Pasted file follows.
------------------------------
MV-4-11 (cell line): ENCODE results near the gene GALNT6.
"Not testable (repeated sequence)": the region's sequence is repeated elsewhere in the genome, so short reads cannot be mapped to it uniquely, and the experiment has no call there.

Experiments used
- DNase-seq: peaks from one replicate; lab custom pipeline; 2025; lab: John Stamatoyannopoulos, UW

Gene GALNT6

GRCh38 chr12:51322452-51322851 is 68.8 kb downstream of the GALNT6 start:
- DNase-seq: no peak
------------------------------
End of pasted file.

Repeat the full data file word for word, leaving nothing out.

MV-4-11 (cell line): ENCODE results near the gene GALNT6.
"Not testable (repeated sequence)": the region's sequence is repeated elsewhere in the genome, so short reads cannot be mapped to it uniquely, and the experiment has no call there.

Experiments used
- DNase-seq: peaks from one replicate; lab custom pipeline; 2025; lab: John Stamatoyannopoulos, UW

Gene GALNT6

GRCh38 chr12:51322452-51322851 is 68.8 kb downstream of the GALNT6 start:
- DNase-seq: no peak